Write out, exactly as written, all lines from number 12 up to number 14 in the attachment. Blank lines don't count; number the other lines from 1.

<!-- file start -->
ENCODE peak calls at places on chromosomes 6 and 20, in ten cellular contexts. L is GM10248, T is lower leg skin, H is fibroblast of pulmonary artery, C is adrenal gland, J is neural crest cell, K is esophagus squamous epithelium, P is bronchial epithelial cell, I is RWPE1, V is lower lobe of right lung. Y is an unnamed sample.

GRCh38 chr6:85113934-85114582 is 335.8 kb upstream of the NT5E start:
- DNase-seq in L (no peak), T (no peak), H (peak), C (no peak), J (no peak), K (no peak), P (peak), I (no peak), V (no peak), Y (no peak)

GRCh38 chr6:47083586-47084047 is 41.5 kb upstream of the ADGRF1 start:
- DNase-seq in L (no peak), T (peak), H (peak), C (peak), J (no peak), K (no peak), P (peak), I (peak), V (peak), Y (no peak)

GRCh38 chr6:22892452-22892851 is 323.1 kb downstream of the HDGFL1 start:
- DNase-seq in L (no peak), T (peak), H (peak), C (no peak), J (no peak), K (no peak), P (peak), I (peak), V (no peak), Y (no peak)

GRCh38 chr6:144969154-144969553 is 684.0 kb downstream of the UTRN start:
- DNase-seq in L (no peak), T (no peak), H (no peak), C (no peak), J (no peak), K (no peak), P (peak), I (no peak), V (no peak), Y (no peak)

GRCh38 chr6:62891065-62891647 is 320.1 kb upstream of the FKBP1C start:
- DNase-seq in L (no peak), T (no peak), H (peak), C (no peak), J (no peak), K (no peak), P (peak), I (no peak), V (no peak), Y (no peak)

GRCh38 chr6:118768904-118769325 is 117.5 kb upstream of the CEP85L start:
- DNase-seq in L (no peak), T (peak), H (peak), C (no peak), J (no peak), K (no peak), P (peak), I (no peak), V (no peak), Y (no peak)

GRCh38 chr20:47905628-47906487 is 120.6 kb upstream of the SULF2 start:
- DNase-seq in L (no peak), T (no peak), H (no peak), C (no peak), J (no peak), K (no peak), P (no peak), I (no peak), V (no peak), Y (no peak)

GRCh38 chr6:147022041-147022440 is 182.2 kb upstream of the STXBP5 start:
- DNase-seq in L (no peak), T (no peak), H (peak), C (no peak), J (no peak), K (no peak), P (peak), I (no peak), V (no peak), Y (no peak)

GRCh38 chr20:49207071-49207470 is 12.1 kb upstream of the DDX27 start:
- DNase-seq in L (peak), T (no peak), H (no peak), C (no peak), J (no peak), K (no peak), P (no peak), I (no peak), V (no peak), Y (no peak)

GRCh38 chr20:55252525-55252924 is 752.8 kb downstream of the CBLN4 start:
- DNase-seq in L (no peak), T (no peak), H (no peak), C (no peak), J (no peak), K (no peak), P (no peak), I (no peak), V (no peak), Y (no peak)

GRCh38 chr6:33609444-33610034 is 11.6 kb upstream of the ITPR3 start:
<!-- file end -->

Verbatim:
GRCh38 chr6:118768904-118769325 is 117.5 kb upstream of the CEP85L start:
- DNase-seq in L (no peak), T (peak), H (peak), C (no peak), J (no peak), K (no peak), P (peak), I (no peak), V (no peak), Y (no peak)

GRCh38 chr20:47905628-47906487 is 120.6 kb upstream of the SULF2 start: